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INDIANAPOLIS — For Indiana basketball fans, Sunday’s game was a perfect combo.

Kind of was for Utah, too.

Gordon Hayward, a local hoops legend who won the 2008 4A state finals with a buzzer-beater on this same Bankers Life Fieldhouse court, played his best game in the Hoosier State as a pro.

The Jazz shooting guard even had a chance to win with a near Reggie Miller-like flurry at the finish.

Despite that, the Pacers won for the second night in a row, escaping with a 94-91 victory over a feisty Utah team, to improve to an NBA-best 46-13 and maintain their Eastern Conference lead over the Miami Heat.

“This was a mental-toughness win,” Indiana coach Frank Vogel said, mentioning how his team arrived in town from Boston at 4 a.m. and played without starting point guard George Hill. “I thought we played with extraordinary effort for four quarters.”

It took that extraordinary effort, as he called it, to beat a fired-up Jazz squad that played much better than its lowly 21-38 record would indicate.

Yes, really.

“I thought the focus, especially on the defensive end tonight, was really, really good,” Jazz coach Tyrone Corbin said. “It gave us a chance to win the ballgame.”

Though it wasn’t perfect, that’s why this game was also a positive combo for the Jazz.

Not only did they play well enough to win — while losing to keep up in the Great Lottery Race of 2014 — but they had strong performances from their Foundation Five.

Hayward continued his shooting resurgence by hitting 8 of 15 shots for 21 points, including 16 in the second half. Center Derrick Favors all but manhandled All-Star Roy Hibbert with 17 points, 10 rebounds and three blocks. Rookie point guard Trey Burke contributed 16 points and five assists.

Throw in a well-rounded 11 points, nine rebounds and seven assists from Alec Burks and Jeremy Evans’s 12-point, seven-board night off the bench, and that’s about as much as you could hope for from the young guns against the league’s toughest defense.

Save for a few quick rotations where Marvin Williams subbed in for Kanter, that unit was on the floor together in crunch time when Utah just about eradicated the Pacers’ late seven-point lead.

On a night Utah led by as many as 12 points and never let Indiana get too far ahead, the Jr. Jazz crew sparkled on both ends.

“That lineup was the lineup that got us back in the game and kept us in the game,” Williams said. “They have a bright future and all Utah Jazz fans should be excited about them. … They are talented guys and they had a huge game, and it’s exciting to see those guys get huge minutes against a team like Indiana.”

The Pacers held a seemingly comfortable 85-78 lead with less than four minutes to go when the Jazz made one final surge.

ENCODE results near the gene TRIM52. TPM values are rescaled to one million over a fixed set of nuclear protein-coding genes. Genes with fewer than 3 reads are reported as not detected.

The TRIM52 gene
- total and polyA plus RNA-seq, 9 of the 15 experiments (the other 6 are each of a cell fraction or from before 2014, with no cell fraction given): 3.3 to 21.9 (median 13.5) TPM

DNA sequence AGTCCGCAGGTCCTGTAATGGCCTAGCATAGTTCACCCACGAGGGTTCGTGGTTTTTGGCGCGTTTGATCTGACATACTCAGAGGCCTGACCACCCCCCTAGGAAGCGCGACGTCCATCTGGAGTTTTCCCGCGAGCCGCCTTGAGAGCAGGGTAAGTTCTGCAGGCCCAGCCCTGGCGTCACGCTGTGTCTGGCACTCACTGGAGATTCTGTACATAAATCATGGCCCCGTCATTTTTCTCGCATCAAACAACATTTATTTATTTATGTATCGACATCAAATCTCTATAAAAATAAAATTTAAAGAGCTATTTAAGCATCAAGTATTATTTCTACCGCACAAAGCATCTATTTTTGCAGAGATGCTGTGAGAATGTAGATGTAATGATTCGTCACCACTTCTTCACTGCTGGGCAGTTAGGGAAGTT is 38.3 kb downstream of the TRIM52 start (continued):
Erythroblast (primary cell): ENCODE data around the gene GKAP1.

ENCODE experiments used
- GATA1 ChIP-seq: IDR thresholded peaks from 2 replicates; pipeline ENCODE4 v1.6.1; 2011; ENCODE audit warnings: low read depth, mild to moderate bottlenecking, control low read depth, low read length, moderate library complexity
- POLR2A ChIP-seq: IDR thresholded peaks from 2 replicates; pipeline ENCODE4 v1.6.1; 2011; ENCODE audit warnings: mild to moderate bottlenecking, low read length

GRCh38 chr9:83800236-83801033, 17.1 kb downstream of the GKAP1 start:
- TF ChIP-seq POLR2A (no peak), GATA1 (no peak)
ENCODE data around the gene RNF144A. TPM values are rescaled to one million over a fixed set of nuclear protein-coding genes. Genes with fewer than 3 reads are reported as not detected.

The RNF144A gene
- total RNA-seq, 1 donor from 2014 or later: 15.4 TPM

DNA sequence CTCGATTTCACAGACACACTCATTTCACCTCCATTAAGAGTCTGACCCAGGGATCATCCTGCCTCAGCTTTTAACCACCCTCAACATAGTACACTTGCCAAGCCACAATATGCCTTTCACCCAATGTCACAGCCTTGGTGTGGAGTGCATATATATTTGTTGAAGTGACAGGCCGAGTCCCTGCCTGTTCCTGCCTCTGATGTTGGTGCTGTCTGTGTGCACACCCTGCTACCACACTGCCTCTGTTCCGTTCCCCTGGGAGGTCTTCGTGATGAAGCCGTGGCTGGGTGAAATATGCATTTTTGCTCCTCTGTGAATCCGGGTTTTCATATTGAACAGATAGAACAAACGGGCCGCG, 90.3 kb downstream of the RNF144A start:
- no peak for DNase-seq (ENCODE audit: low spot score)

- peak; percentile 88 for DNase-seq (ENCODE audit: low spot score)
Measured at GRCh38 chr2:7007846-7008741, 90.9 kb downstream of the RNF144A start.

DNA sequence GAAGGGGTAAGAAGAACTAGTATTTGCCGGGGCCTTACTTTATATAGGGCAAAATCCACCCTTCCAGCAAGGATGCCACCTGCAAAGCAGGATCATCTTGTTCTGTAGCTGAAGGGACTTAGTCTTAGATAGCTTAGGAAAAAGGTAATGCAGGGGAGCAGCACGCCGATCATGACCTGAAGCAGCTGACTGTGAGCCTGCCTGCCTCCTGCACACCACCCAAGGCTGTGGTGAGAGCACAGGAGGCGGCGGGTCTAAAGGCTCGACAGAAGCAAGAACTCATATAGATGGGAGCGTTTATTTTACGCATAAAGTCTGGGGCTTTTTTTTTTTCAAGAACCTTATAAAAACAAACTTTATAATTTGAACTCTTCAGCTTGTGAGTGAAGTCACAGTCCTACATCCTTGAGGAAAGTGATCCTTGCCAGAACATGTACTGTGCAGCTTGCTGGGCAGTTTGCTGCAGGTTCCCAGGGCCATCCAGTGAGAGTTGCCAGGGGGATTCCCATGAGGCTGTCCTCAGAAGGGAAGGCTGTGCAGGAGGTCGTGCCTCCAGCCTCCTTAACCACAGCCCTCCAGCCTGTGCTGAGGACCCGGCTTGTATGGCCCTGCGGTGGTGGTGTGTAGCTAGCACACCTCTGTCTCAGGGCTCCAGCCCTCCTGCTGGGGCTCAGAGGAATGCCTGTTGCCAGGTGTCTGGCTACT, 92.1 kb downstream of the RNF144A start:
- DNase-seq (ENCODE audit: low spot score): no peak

Favors hit free throws and a dunk, Kanter had a couple of strong inside buckets, and Burke and Hayward sank jumpers, including a 3-pointer by the 2010 NCAA poster boy that brought Utah within one at 92-91 with 4.6 seconds remaining.

Following a pair of foul shots by Indiana’s Lance Stephenson, the Jazz had 3.2 seconds remaining and no timeouts to go the length of the court for a game-tying try.

Favors had his first inbounds pass tipped into the crowd, but he fed Hayward in rhythm on the second toss with 2.8 seconds remaining.

In a moment of good theater, with some fans even wearing No. 20 Jazz jerseys and blue-and-gold Pacers fans screaming, Hayward rushed down court, stopped behind the 3-point arc, and unleashed a 26-footer before time expired.

Just as you'd envision games to end in Indiana.

“I thought it looked good,” Corbin said. “They ran the play right, he came off, and (Favors) hit him in stride and he had a good look.”

Unlike in his high school championship game, however, this potential game-winner bounced the wrong way. Just like the half-court shot he missed with Indianapolis-based Butler in the 2010 NCAA championship against Duke four years ago.

“I wanted that one,” Hayward said of Sunday’s last effort. “It was close and it looked good from my angle, just back-rimmed it.”

While Indiana’s David West (25 points), Paul George (22 points) and a championship-level team walked off with a hard-earned win, the Jazz didn’t take the game as a complete loss.

Corbin liked his team’s offensive execution, interior play that included a 36-32 edge in paint scoring, and weak-side rotations on defense. The most glaring fault was Utah’s 18 turnovers, which Indiana converted into 24 points.

The Jazz coach, whose team plays at Milwaukee on Monday night, was excited about lessons to be learned and called the down-to-the-wire thriller “a great step forward for us." That’s especially true considering Utah’s 99-79 clunker in Cleveland on Friday.

“They’re playing well enough together,” Corbin said of the young guys. “These are the situations that you have to go through and grow through as a group. I thought they responded very well tonight.”

“I’m proud of us for fighting there,” Hayward added. “We could have given up, but we gave ourselves a shot, gave ourselves a look.”

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